The House Energy & Power Subcommittee recently held a hearing on the economic impacts of state energy policies. One primary conclusion came out that hearing: states with robust energy development, especially those that allow for advanced oil and gas extraction techniques, like fracking, are stronger economically than states that have prohibited such development.
Supporting the main conclusion is testimony from Dr. Bernard L. Weinstein, Associate Director of the Maguire Energy Institute at the Cox School of Business at Southern Methodist University. According to Weinstein, the unemployment rates in states that pursue energy development are well below the national average. On a more specific note, he looks at Texas, which has aggressive energy development and the lowest unemployment rate in the nation at 5.1%, compared to California, which has abounding energy regulations, one of the highest unemployment rates in the nation, and a stagnating economy. He also looks at North Dakota, which has open energy development policies, along with the nation’s lowest unemployment rate and fastest growing economy—compared to New York, which is not open to energy development and has a weakening economy.
Dr. Paul Polzin, Director Emeritus of the Bureau of Business and Economic Research at the University of Montana, also looks at North Dakota’s success. Polzin specifically looks at the impact that development of the Bakken Shale play has had on Richland County, Montana and Williams County, North Dakota, where both states embrace energy development in this newer play. The economies in both areas were stagnant for most of the last 30 years, but saw some improvement with the onset of new drilling in 2004, along with a recession-related slowing or even stopping of that growth in 2008-2009. But growth began accelerating when new technological advances in drilling were employed 2010. Polzin also discussed a multiplier effect where increased employment in the energy sector leads to increased employment in other sectors.
Interesting testimony was also presented by Fred Siegel, Senior Fellow at the Manhattan Institute. Like Weinstein, Siegel looks at the languishing economy and restrictions against energy development in New York, but compares them to the similarly-situated Pennsylvania, which has chosen to pursue energy development and has a strong economy. Siegel, who is a historian and expert on the concept of Laboratories of Democracy, sees New York’s anti-fracking movement as class warfare driven by “Gotham’s liberal gentry,” who are out to protect idyllic summer homes—but at the cost of jobs and economic growth that is needed by the general public.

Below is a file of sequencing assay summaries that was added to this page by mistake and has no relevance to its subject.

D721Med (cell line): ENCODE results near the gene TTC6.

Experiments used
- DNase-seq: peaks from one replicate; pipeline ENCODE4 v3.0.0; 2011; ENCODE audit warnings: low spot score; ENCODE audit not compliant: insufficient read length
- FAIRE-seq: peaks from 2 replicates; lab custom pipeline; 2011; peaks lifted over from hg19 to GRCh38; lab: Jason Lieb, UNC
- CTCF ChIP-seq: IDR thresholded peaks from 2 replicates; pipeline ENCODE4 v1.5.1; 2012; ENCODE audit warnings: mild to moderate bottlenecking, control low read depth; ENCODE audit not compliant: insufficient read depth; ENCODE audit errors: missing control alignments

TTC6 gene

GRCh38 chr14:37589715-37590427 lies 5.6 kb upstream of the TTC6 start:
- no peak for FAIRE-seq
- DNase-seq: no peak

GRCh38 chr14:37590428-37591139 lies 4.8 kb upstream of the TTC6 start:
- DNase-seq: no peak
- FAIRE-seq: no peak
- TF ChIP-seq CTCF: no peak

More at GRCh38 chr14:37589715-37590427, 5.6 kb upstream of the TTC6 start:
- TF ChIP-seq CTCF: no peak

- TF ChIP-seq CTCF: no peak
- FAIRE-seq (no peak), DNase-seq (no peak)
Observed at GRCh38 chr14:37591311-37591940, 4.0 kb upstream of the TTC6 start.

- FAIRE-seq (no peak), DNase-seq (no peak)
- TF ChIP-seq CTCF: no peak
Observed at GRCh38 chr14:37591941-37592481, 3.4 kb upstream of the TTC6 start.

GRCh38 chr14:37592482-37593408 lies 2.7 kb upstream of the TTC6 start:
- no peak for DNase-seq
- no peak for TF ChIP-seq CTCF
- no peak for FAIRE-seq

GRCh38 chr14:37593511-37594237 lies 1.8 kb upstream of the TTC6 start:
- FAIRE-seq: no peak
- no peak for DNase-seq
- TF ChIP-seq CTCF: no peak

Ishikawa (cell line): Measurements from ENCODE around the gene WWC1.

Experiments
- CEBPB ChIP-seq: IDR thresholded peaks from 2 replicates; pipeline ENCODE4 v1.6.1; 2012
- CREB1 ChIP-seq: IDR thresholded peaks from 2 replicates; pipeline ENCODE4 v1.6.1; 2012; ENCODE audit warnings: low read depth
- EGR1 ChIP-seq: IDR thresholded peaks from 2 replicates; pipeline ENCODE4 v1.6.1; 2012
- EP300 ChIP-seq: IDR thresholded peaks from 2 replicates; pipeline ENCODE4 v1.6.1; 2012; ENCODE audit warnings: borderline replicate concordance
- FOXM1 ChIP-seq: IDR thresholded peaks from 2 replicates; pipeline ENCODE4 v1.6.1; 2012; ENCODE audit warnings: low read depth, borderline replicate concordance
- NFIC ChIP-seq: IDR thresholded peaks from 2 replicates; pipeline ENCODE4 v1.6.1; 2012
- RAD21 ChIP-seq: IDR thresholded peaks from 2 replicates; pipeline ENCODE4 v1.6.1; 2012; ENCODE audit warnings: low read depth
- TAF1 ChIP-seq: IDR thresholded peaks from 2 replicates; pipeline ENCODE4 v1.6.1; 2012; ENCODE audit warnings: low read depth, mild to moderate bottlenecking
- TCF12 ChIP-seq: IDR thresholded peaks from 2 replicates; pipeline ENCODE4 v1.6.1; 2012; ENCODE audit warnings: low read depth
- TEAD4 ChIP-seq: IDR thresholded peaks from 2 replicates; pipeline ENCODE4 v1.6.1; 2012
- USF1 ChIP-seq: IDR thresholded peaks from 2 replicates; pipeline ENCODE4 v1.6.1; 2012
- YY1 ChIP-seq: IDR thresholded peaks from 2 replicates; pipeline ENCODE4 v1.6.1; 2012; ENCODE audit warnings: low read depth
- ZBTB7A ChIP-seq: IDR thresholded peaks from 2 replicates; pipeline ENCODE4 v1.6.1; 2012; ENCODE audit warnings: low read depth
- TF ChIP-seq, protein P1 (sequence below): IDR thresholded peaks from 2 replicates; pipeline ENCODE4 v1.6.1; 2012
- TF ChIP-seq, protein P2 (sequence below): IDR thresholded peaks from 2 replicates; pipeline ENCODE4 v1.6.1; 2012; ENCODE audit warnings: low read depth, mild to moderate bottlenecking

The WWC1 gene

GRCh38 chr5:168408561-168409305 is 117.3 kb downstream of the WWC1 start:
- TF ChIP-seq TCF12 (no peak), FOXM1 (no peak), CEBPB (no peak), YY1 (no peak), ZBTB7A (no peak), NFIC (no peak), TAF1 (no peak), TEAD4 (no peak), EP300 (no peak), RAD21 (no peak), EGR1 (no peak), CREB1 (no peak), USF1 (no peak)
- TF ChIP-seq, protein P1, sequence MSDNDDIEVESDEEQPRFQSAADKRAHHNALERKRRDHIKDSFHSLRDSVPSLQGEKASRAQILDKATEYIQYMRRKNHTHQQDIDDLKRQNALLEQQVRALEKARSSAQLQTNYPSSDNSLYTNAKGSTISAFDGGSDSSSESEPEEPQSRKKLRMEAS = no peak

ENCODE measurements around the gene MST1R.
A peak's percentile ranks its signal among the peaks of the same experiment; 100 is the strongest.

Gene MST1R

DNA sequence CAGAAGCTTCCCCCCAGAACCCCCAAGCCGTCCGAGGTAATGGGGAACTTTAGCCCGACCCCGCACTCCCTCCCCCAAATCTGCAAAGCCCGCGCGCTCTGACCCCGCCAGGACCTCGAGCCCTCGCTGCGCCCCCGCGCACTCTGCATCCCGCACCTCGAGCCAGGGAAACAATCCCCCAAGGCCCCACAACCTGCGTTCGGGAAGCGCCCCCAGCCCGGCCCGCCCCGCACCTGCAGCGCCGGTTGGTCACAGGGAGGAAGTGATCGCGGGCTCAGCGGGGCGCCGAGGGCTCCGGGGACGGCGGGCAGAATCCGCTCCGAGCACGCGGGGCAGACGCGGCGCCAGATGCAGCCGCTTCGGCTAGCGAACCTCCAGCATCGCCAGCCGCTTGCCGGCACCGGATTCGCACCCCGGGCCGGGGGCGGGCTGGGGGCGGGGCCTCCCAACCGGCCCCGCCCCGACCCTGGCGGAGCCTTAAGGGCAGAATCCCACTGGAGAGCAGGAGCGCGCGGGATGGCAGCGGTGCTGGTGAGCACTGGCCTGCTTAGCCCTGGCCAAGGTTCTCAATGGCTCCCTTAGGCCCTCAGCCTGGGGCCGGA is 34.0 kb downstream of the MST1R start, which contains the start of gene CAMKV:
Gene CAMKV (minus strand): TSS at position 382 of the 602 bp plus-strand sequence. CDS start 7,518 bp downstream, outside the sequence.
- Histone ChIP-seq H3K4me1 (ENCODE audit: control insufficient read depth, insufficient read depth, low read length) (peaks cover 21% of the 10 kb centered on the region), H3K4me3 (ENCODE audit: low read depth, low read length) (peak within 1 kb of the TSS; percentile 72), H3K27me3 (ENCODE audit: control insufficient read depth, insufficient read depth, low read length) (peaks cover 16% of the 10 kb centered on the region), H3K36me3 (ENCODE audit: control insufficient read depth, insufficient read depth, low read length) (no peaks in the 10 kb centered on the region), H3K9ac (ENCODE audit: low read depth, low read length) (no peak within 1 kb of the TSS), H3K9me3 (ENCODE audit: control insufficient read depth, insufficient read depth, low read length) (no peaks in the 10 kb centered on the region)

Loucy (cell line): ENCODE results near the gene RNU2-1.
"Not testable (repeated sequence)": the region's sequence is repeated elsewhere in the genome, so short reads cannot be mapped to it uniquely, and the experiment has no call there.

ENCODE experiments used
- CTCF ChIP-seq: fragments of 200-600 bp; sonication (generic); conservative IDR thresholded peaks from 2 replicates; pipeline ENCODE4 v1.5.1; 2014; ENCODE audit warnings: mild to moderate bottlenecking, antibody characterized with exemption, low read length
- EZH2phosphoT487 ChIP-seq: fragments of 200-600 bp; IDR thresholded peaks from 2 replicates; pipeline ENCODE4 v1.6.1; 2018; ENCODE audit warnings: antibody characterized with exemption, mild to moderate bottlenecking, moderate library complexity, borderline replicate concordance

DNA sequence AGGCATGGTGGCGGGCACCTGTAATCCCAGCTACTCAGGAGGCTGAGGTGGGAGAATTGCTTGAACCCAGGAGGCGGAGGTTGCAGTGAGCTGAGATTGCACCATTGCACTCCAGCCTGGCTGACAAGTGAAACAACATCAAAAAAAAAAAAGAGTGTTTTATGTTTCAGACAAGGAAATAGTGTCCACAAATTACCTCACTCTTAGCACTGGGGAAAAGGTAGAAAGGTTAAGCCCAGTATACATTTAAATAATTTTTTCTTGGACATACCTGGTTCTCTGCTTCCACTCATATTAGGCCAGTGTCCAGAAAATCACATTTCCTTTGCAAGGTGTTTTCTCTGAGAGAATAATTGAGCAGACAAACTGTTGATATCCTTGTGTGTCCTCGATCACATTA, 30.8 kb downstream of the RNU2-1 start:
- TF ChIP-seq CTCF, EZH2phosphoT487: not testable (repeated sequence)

Supreme Court Justice Louis Brandeis is credited with coining the term “Laboratories of Democracy” to describe a policy phenomenon. With states having great latitude in many areas of policy development, many take different approaches—leading to experiments that can provide lessons for policy development in other states and the federal government. This hearing was called to look at the outcomes of various energy policies in the states.
In his opening remarks, Energy and Power Subcommittee Chairman Ed Whitfield (R–KY), discusses some of the successes states have seen and says, “Washington should be learning from these state successes and applying the same pro-energy policies to federally-controlled lands and offshore areas. But unfortunately we are not doing so. In fact, recent reports from the Congressional Research Service and Energy Information Administration show overall declines in energy production from federal lands. North Dakota and others have set a good example for the nation, but that example is being ignored here in Washington. It is time for that to change.”
Testimony was also presented by Tom Tanton, Director of Science and Technology Assessment at the Energy and Environment Legal Institute, who argues against the development of a centralized federal energy policy; Steve Clemmer, Director of Energy Research & Analysis at the Union of Concerned Scientists, who looks compares who compares Renewable Electricity Standards among the states; and Steve Nadel, Executive Director at the American Council for an Energy-Efficient Economy, who focuses on energy efficiency, arguing that it should be “a cornerstone of an “all-of-the-above” energy policy.”
Written by Marta Weismann